A Quickie Glycemic Primer:
  • The glycemic index of a food compares its effect on blood sugar level to that of pure glucose, which has a score of 100. White breads, which are made of processed white flour, are at the top of this scale, scoring a “perfect” 100 on the glycemic index. For perspective, a score of 55 or below denotes a low-glycemic-index food; 70 or above is considered very high. Serving size is not a consideration in arriving at a food’s Glycemic Index number.

  • The glycemic load, on the other hand, focuses on how much digestible carbohydrates (sugars) a food contains in a typical single serving, which is defined as approximately 3.5 ounces. For glycemic load, a score of 20 or more is high, while 10 or less is low.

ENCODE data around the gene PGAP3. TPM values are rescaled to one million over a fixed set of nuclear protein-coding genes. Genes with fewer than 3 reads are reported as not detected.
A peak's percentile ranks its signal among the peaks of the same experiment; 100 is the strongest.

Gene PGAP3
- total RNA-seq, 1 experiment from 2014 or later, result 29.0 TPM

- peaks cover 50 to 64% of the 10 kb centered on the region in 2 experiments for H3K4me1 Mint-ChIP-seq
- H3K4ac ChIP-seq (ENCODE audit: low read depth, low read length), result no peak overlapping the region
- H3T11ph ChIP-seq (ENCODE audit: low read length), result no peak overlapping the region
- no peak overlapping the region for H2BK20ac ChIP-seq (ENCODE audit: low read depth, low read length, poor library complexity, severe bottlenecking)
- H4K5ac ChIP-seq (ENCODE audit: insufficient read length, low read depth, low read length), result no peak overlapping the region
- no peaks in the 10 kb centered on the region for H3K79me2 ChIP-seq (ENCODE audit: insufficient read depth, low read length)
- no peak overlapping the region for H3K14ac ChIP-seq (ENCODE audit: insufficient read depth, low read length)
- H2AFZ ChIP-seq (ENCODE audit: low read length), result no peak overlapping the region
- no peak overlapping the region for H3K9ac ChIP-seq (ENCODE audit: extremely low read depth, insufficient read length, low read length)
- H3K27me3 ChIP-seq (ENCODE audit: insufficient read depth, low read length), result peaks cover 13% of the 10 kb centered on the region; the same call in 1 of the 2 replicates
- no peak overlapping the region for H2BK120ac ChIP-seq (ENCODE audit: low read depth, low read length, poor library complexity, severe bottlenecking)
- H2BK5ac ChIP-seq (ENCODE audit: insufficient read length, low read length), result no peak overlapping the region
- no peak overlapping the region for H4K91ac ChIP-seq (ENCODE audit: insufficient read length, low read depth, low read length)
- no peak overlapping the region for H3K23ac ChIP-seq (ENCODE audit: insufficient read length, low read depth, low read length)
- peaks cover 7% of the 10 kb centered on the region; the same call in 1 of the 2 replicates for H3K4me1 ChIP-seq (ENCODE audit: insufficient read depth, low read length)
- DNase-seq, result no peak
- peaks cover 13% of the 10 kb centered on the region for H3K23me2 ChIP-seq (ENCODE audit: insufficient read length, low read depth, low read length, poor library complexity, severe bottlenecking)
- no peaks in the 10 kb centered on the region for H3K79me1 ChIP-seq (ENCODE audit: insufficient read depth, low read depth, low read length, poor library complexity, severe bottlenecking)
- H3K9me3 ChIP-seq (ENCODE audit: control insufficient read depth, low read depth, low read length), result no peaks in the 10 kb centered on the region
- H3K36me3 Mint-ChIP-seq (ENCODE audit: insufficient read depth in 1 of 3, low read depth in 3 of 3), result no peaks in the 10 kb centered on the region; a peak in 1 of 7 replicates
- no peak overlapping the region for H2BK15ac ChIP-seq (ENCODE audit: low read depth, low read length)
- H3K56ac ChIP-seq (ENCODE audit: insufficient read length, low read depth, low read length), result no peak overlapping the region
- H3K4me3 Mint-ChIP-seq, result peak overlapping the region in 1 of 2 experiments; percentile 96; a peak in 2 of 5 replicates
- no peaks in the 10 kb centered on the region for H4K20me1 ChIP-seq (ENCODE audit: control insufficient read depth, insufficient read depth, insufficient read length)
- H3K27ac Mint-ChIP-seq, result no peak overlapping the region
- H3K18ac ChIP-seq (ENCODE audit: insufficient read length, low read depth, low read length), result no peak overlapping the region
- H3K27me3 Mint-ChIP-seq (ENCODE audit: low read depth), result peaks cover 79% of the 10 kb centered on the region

Cinco de Mayo promotions and celebrations also revisit that age-old dietary challenge for us carb counters. Namely, how to enjoy Mexican cuisine without the aid of a corn or flour tortilla. Even the “low carb” choices at retail are mostly flour-based and/or tasteless. To be assured that all ingredients are glycemic-friendly, the best way to go is home-made tortillas. Here’s a process that takes less time than that roundtrip to the grocery and no polluting petroleum products to accomplish. It has taken many outright failed attempts as well as a few batches of “almost-there” tortilla formulas, using an array of ingredients, to finally settle on this simple recipe.